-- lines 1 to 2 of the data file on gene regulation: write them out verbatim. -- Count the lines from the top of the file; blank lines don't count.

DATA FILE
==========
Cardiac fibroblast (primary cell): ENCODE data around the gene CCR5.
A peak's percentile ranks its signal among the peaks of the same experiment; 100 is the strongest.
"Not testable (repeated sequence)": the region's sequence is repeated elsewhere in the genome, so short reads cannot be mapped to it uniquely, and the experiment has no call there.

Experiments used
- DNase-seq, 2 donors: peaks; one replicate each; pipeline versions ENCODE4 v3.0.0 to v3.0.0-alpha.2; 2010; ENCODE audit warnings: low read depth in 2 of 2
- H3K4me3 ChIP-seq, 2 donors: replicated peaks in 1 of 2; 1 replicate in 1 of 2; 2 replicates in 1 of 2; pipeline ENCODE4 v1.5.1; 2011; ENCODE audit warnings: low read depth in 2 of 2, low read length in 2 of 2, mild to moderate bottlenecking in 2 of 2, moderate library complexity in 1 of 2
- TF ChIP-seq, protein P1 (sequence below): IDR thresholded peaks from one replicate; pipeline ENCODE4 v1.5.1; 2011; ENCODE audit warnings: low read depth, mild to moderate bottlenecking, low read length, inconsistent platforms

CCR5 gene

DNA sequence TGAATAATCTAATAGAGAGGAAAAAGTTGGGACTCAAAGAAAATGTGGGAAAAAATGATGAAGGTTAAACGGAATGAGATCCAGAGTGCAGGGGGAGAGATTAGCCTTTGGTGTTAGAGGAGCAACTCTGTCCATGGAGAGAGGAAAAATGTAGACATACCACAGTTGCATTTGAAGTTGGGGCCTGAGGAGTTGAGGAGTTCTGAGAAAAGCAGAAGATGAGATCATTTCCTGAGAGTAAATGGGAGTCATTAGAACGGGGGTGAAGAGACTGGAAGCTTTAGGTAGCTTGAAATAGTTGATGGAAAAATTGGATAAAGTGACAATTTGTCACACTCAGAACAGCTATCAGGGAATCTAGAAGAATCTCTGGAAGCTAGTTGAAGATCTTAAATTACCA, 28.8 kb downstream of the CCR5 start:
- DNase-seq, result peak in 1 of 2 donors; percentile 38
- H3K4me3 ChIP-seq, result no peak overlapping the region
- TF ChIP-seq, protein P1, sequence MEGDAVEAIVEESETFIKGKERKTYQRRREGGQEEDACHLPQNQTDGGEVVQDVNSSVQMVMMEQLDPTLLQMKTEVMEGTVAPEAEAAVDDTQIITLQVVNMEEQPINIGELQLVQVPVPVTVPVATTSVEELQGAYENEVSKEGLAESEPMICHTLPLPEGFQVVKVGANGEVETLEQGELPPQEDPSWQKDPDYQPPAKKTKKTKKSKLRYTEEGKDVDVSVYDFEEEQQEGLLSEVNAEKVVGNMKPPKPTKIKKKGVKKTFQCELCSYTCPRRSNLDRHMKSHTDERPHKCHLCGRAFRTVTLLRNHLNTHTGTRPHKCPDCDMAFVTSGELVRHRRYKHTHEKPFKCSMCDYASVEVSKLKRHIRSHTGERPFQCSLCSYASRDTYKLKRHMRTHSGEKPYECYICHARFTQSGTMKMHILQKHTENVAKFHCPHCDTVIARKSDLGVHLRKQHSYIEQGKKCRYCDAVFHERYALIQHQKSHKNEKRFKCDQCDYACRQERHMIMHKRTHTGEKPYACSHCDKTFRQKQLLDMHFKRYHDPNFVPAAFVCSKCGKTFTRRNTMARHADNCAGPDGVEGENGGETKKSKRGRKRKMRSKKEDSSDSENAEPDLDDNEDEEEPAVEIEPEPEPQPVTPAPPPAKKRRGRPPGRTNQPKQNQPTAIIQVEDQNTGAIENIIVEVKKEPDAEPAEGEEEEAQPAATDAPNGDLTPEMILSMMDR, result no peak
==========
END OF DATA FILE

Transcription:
Cardiac fibroblast (primary cell): ENCODE data around the gene CCR5.
A peak's percentile ranks its signal among the peaks of the same experiment; 100 is the strongest.